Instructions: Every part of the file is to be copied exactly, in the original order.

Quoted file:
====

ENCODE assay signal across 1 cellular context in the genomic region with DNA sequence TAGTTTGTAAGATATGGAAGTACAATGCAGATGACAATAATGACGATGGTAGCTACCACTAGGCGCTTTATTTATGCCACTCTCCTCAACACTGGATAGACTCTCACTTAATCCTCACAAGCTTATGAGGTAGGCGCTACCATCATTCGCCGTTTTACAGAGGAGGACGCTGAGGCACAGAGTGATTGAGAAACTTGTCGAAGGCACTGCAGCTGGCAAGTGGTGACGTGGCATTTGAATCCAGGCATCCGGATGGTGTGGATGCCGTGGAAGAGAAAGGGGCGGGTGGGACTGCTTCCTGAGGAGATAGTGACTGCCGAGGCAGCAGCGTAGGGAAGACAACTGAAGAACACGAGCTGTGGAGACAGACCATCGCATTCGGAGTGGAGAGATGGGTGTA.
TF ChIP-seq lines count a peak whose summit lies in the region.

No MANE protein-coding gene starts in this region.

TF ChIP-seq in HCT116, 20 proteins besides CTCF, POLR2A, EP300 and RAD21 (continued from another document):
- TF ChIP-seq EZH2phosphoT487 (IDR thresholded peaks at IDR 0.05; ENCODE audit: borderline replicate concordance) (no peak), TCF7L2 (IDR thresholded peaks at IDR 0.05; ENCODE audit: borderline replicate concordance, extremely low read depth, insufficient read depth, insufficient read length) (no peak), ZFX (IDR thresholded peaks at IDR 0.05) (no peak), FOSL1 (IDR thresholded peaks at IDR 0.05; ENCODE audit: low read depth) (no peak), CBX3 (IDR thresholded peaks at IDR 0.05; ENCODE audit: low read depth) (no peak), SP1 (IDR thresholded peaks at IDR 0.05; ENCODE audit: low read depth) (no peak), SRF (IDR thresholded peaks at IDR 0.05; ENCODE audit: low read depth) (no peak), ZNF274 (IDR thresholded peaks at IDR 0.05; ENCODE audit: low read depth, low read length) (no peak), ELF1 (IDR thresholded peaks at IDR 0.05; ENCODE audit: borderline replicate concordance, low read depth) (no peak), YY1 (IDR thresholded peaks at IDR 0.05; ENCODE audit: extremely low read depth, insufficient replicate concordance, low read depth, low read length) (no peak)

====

ENCODE assay signal across 1 cellular context in the genomic region with DNA sequence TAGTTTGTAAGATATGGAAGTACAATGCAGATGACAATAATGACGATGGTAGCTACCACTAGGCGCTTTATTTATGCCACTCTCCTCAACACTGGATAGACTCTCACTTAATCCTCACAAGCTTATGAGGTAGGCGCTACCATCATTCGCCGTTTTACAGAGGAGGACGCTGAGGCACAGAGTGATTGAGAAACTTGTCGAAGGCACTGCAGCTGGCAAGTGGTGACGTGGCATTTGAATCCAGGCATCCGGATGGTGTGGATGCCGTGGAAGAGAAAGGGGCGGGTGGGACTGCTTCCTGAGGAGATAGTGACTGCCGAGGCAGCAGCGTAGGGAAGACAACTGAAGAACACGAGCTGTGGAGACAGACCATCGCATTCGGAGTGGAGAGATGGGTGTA.
TF ChIP-seq lines count a peak whose summit lies in the region.

No MANE protein-coding gene starts in this region.

TF ChIP-seq in HCT116, 20 proteins besides CTCF, POLR2A, EP300 and RAD21 (continued from another document):
- TF ChIP-seq EZH2phosphoT487 (IDR thresholded peaks at IDR 0.05; ENCODE audit: borderline replicate concordance) (no peak), TCF7L2 (IDR thresholded peaks at IDR 0.05; ENCODE audit: borderline replicate concordance, extremely low read depth, insufficient read depth, insufficient read length) (no peak), ZFX (IDR thresholded peaks at IDR 0.05) (no peak), FOSL1 (IDR thresholded peaks at IDR 0.05; ENCODE audit: low read depth) (no peak), CBX3 (IDR thresholded peaks at IDR 0.05; ENCODE audit: low read depth) (no peak), SP1 (IDR thresholded peaks at IDR 0.05; ENCODE audit: low read depth) (no peak), SRF (IDR thresholded peaks at IDR 0.05; ENCODE audit: low read depth) (no peak), ZNF274 (IDR thresholded peaks at IDR 0.05; ENCODE audit: low read depth, low read length) (no peak), ELF1 (IDR thresholded peaks at IDR 0.05; ENCODE audit: borderline replicate concordance, low read depth) (no peak), YY1 (IDR thresholded peaks at IDR 0.05; ENCODE audit: extremely low read depth, insufficient replicate concordance, low read depth, low read length) (no peak)